Arrivals and Departures: Tracking Moving Monsters

Posted in EpicTable Blog on January 29, 2008 at 7:51 pm

The last couple posts discussed a technique I call a “Flight Plan” to plan for your monsters’ retreat. The idea is to figure out ahead of time where your monsters will get going when the going gets tough. That way, you don’t have them blundering about in unbelievable ways.

But planning for fleeing monsters is just the start of your trouble. Once they’ve fled, you have to keep track of them. This post presents a technique for keeping track of the shifting encounter setting that arises when monsters move about in response to the player characters.

Arrivals/Departures Sheet

While the Flight Plan tells you where monsters are apt to go, your Arrivals/Departures sheet records where they did go. It’s organized by area, like the Flight Plan, but it starts out blank.

Sample Sheet Before Encounters

Map Key Arrivals Departures Notes

Advantages: No flipping, no margin-scribbling

Having an Arrivals/Departures sheet saves you flipping back and forth through your notes or through a module, scribbling notes in the margin of each encounter (if, indeed, you’re inclined to scribble on your published modules at all).

Why two sheets?

  • You may not have taken the time to create a Flight Plan.
  • Your Flight Plan won’t have as many locations on it as your Arrivals/Departures sheet.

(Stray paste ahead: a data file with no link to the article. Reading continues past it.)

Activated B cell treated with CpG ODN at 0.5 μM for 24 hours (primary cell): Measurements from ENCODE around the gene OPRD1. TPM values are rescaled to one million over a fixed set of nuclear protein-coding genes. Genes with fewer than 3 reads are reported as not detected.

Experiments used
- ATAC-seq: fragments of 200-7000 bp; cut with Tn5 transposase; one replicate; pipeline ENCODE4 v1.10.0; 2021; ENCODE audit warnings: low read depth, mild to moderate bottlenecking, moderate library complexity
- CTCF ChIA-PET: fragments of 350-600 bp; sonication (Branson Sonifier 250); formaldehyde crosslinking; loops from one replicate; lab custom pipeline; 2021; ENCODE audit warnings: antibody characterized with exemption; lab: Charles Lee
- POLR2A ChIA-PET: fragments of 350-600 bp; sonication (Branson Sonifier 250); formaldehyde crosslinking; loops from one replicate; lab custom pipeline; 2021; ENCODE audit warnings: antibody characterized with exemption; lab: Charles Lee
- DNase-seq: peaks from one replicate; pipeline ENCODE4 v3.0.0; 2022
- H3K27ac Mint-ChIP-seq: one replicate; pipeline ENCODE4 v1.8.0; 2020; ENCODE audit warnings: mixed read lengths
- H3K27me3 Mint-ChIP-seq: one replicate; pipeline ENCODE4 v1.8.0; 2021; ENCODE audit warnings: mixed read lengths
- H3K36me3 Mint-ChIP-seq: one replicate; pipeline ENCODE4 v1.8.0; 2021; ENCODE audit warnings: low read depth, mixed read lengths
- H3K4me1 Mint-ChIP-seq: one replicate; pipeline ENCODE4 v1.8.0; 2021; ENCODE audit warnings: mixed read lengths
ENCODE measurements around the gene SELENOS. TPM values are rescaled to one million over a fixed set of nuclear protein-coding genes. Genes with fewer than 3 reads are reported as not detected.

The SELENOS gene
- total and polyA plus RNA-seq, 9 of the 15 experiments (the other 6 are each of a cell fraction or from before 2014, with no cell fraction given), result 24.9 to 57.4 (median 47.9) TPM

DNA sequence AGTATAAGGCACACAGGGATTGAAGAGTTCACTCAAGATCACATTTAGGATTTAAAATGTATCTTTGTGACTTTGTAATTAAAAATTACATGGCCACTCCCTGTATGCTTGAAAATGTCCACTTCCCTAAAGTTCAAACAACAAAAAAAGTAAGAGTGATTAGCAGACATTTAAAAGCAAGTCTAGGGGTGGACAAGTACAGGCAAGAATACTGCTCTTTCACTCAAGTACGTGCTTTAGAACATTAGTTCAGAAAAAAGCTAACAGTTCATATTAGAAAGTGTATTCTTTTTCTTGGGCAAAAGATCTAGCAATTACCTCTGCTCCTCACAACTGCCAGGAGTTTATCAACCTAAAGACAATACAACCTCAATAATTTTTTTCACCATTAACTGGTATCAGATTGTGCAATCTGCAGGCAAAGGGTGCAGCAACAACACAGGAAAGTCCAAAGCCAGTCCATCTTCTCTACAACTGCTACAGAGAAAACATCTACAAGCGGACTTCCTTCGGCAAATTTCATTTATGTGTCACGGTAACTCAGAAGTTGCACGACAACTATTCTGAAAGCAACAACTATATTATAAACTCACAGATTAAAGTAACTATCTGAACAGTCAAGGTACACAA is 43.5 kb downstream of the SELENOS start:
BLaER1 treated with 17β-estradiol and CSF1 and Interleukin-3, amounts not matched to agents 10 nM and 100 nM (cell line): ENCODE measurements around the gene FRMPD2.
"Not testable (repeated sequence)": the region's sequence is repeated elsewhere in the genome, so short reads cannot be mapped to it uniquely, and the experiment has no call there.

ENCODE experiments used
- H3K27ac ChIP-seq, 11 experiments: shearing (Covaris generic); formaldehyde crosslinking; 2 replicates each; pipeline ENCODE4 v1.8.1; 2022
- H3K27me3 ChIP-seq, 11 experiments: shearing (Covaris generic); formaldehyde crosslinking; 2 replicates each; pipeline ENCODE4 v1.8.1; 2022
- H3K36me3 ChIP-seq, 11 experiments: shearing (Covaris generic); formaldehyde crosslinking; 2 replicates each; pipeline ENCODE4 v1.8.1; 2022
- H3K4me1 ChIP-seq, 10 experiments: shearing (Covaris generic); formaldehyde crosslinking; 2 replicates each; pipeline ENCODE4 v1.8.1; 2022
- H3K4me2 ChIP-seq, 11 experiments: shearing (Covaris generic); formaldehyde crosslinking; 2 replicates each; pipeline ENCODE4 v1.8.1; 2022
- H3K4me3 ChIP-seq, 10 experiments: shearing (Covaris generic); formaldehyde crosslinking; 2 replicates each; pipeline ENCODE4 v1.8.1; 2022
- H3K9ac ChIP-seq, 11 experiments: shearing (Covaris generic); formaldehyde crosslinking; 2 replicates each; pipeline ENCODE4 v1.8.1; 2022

(After all, some monsters do fight to the death, and some areas to which a monster might flee won’t be inhabited prior to that time.)

If you’re using paper, as opposed to Excel or something that will sort for you, you may want to leave some blanks as you fill in rows, so you can keep your rows sorted by map key.

Sample Sheet After Some Encounters

Map Key Arrivals Departures Notes
A2   Kobold warrior -> A5 Responding to alarm
A3   all  
A5 2 kobolds from A3,
warrior from A3
  Table upended to shield archers. Everyone alert and ready.

Using the Sheet

As characters approach an encounter area, scan your Arrivals/Departures sheet to see what if anything has changed about the area.


That wraps up my series of posts on planning for and tracking monsters’ movement through the encounter area in response to the characters’ actions. I hope this has given you some ideas, and I’d love to hear about techniques you use to handle this sort of thing.

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